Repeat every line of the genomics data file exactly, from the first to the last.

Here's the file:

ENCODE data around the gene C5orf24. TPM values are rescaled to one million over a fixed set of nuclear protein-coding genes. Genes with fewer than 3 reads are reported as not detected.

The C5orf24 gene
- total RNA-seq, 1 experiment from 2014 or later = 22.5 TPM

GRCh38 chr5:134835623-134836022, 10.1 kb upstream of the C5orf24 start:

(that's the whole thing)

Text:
ENCODE data around the gene C5orf24. TPM values are rescaled to one million over a fixed set of nuclear protein-coding genes. Genes with fewer than 3 reads are reported as not detected.

The C5orf24 gene
- total RNA-seq, 1 experiment from 2014 or later = 22.5 TPM

GRCh38 chr5:134835623-134836022, 10.1 kb upstream of the C5orf24 start: